That it’s a conditioning agent for the love of war and violent aggression is usually passed over. Its language, like all good linguistic mind control, becomes powerfully invisible. Colin Kaepernick, like all quarterbacks, is the field general who throws bombs to flankers as he tries to avoid the blitz. Each team defends and conquers the enemy’s territory, pushing its opponent back through frontal assaults and pounding the enemy’s line. This is mixed with deceptive formations and aerial assaults behind the opponent’s line. When none of this works and the enemy goes on the offensive, a different platoon is brought in to defend one’s territory. One’s front line must then defend against a frontal assault and hit back hard. The analogies are everywhere, and as with many aspects of “everywhere,” what’s everywhere is nowhere – its familiarity making it invisible and therefore all the more powerful.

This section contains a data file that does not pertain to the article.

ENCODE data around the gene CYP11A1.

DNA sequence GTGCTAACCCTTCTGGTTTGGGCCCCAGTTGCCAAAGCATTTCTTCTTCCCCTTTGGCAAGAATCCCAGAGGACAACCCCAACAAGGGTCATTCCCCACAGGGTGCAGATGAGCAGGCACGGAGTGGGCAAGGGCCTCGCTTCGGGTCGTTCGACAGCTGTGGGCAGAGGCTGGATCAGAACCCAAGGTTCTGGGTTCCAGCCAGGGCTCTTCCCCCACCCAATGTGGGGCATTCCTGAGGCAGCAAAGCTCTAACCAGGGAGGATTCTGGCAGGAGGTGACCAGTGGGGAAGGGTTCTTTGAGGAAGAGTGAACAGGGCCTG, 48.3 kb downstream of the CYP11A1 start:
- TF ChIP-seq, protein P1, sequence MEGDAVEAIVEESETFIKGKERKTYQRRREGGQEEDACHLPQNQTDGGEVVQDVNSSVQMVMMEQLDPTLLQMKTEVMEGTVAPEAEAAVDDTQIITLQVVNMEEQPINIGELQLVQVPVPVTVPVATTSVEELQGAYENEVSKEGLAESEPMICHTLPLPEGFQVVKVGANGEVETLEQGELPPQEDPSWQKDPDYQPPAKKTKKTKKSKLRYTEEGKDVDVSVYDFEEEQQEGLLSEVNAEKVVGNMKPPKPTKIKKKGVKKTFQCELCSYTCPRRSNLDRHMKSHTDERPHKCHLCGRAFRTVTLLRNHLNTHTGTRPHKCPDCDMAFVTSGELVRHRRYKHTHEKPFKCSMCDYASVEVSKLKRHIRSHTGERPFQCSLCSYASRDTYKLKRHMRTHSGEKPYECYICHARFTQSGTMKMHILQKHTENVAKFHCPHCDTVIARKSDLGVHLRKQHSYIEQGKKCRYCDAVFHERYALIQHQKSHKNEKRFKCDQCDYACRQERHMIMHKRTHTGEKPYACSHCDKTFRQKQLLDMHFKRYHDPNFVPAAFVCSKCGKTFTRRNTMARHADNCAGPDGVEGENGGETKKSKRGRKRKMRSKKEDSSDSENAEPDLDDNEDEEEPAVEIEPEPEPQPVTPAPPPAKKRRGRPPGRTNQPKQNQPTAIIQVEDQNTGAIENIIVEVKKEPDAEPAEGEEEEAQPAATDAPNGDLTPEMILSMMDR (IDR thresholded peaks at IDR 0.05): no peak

In a society of the spectacle, football is the most spectacular and entertaining mass hypnotic induction into the love of violence that we have. Yes, Mayweather and McGregor beating the shit out of each other satisfies the blood lust of gamblers and a much smaller audience, but boxing is small peanuts compared to football. Most American parents wouldn’t bring their children to a boxing match, but football is deeply ingrained in the American psyche and structured into the fabric of our lives from youth onwards, concussions and violence be damned. It is a microcosm of our militaristic, war-loving culture. Our love of violence disguised as fun.